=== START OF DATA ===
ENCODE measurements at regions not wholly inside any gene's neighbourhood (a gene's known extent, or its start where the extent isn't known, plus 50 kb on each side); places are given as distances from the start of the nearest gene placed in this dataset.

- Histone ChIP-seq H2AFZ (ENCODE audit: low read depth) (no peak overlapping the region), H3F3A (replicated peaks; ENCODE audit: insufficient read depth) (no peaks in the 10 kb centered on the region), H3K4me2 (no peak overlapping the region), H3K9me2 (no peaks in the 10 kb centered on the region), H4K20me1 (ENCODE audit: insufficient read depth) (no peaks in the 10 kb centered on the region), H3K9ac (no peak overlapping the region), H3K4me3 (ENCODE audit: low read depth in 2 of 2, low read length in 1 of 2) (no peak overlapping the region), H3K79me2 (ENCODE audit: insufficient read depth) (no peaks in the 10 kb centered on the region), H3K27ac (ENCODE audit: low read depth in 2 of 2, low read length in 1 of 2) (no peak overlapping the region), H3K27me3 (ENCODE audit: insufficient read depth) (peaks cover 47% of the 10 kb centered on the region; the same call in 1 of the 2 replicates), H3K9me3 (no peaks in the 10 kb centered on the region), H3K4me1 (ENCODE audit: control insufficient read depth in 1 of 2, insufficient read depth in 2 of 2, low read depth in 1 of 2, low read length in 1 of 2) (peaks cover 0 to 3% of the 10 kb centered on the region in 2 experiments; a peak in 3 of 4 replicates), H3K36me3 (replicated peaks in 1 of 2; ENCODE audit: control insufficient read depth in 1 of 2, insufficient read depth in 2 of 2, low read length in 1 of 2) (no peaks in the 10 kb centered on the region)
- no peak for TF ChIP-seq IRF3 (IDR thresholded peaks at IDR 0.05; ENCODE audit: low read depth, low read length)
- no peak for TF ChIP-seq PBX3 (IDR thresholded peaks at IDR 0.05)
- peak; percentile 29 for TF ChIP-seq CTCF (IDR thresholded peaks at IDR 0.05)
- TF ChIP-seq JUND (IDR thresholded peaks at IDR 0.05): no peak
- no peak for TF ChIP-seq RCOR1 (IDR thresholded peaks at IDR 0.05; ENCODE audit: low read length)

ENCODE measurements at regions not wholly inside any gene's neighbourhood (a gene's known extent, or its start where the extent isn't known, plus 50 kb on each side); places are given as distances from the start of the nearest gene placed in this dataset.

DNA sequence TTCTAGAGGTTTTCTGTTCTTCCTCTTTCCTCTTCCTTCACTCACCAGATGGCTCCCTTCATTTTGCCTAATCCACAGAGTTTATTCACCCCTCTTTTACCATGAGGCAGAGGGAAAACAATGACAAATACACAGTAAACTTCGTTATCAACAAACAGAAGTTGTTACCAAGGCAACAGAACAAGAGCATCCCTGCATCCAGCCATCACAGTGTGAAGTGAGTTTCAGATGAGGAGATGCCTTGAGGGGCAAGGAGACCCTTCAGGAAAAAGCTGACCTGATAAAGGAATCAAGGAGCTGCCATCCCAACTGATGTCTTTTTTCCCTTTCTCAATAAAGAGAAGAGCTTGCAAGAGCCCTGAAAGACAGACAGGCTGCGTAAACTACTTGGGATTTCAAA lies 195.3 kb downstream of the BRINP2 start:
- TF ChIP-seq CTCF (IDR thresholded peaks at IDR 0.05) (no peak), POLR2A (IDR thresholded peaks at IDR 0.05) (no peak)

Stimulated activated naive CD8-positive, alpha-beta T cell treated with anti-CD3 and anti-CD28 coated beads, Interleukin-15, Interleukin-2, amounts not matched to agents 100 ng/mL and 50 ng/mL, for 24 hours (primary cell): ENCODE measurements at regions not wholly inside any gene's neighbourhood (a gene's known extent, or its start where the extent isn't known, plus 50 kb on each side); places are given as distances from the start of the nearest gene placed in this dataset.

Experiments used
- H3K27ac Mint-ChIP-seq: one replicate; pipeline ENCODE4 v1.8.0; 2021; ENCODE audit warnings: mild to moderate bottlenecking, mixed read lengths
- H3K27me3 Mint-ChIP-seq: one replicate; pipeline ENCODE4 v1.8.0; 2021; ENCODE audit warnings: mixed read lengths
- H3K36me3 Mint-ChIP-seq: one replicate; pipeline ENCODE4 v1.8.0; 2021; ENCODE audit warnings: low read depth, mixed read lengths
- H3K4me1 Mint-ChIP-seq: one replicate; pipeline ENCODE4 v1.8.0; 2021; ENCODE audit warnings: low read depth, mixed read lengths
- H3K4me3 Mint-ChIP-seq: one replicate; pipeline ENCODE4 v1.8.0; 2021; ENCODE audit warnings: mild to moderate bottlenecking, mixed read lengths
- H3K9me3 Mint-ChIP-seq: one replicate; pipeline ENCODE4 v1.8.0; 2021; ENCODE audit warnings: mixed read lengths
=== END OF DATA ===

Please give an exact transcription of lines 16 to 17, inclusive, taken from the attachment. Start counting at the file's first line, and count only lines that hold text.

- H3K4me1 Mint-ChIP-seq: one replicate; pipeline ENCODE4 v1.8.0; 2021; ENCODE audit warnings: low read depth, mixed read lengths
- H3K4me3 Mint-ChIP-seq: one replicate; pipeline ENCODE4 v1.8.0; 2021; ENCODE audit warnings: mild to moderate bottlenecking, mixed read lengths